Focus on culture
Conference brings together Deh Cho educators
FORT SIMPSON (Aug 27/99) - Respect. In a word, that's one of the most important aspects of cultural awareness, according to educators Mary Jane Nayally and Bernice Gargan.
They were among the close to 70 teachers to attend the Focus Forward educators' conference in Fort Simpson from Tuesday through Thursday. Nayally and Gargan both took in facilitator Rebecca Martel's presentation on cultural awareness, one of many different sessions held over the three days, and they spoke highly of what they heard.
"She teaches you to look deeply within yourself to teach the younger generation," Nayally explained.
"...and to understand where they're coming from," Gargan interjected.
Nayally, a language specialist at Bompas elementary school in Fort Simpson, said Martel also discussed the significance of aboriginal traditions and ceremonies and the importance of teaching youth to respect the land and living forces. Educators new to the community were encouraged to learn about the Dene culture and to try to pick up the language, even if it's just a word or two.
"Basically to show respect for one another -- to care and share," she said.
Cindy Buterbaugh, a teacher at Charles Yohin school in Nahanni Butte, was also moved by Martel's message.
"She deals with everything with such respect and calmness. You could just listen to her for hours," she said.
Andy Norwegian, language specialist for the Deh Cho Divisional Board of Education, gave a presentation on the Dene Kede program. Its purpose is to immerse students in the Dene language through a vehicle like the Dene camp used by Bompas school.
"So you're using language in the context of an authentic cultural experience," he said.
Cultural awareness was just one aspect of the educators' conference, entitled Focus Forward. Among the other topics were: bullying, student support and classroom subject material.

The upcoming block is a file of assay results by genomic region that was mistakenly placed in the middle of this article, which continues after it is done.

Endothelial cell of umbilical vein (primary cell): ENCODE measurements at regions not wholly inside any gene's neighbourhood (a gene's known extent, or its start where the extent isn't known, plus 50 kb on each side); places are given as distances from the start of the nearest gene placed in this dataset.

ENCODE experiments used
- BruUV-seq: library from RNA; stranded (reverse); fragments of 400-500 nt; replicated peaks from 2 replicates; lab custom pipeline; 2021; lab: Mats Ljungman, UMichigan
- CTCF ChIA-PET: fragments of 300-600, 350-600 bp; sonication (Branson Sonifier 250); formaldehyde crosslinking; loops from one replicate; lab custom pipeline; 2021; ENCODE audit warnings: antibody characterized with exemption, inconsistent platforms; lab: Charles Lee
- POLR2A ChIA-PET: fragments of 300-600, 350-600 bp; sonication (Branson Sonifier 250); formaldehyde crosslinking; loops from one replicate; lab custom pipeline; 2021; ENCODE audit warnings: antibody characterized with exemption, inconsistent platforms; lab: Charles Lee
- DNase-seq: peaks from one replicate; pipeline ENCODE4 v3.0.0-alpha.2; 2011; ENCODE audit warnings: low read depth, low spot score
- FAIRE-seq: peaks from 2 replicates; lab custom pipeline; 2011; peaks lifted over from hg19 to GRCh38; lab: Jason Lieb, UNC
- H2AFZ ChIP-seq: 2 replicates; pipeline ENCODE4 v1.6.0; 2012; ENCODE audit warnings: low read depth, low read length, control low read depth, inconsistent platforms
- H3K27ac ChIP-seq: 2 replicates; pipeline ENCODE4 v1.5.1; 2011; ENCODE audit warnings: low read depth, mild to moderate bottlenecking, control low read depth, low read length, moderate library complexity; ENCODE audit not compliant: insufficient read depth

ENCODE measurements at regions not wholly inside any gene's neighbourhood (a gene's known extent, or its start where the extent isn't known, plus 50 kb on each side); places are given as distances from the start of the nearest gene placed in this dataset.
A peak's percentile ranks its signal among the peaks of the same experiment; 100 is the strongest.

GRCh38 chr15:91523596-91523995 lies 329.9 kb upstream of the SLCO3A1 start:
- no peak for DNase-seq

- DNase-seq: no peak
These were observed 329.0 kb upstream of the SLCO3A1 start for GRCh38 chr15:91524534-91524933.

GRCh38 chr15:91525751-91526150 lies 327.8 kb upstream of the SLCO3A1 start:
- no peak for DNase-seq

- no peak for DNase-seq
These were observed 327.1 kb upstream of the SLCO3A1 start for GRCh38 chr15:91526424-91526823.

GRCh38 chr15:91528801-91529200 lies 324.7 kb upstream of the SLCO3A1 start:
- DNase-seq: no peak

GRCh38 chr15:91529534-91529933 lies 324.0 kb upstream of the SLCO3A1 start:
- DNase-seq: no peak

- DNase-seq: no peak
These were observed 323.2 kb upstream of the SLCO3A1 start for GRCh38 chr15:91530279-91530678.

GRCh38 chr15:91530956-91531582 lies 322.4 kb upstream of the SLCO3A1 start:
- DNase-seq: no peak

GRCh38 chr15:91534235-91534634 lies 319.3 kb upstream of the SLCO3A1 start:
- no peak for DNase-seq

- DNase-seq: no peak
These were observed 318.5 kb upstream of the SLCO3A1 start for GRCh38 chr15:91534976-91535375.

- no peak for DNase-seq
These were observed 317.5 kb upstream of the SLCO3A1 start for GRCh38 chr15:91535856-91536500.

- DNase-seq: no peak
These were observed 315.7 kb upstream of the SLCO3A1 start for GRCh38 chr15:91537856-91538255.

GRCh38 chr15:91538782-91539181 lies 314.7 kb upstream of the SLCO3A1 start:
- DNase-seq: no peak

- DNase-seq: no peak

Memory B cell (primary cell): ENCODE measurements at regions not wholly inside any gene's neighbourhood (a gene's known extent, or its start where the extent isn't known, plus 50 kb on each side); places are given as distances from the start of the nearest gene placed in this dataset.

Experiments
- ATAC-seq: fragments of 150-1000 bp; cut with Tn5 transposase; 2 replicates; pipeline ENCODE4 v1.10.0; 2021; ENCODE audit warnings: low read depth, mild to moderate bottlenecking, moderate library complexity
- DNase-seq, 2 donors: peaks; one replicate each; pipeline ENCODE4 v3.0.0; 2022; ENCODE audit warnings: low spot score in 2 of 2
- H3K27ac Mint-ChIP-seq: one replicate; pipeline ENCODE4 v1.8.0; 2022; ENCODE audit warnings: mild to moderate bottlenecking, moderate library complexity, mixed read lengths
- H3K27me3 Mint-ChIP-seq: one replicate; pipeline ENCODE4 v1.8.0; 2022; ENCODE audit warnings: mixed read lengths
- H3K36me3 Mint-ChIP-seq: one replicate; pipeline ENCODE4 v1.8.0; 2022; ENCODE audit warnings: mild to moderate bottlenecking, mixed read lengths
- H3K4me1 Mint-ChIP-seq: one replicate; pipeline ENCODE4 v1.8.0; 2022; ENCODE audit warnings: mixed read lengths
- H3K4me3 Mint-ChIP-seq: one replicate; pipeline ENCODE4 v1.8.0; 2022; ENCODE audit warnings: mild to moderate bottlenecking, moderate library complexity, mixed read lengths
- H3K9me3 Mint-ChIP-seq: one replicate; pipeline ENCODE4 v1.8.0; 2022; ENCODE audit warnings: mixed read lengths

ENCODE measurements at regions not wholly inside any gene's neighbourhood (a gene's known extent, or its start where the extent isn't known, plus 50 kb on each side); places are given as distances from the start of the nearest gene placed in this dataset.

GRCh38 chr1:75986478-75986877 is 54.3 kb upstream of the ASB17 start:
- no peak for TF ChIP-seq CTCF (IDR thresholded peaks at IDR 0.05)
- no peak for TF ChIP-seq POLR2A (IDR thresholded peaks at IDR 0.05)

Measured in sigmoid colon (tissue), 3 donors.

Nolan Swartzentruber, director of the Deh Cho Divisional Board of Education, which sponsored the conference, said teacher input was sought when the topics were being arranged.
"We want to try and meet educators' needs," he said.
Gerald May, who has been teacher for over 20 years, said these sorts of conferences are definitely worthwhile.
"This is one of the best we've had. It's local, it's Deh Cho region. When you go to Yellowknife it's not as pertinent," he contended.
May, a grades 8-9 teacher at Echo Dene school in Fort Liard, said he was particularly interested in the subject matter dealing with computer technology because a new curriculum will be introduced in the next year or two requiring specified standards for each grade level. He was also anxious to brush up on the changes to the math and science programs.
"Each year you pick an area you'd like to improve on," he said.
One of the greatest challenges for this year's conference was finding a guest speaker. Comedian Don Burnstick cancelled as did his replacement, Education Minister Michael Miltenberger. Pauline Gordon, the assistant deputy minister, wound up behind the microphone Tuesday evening instead.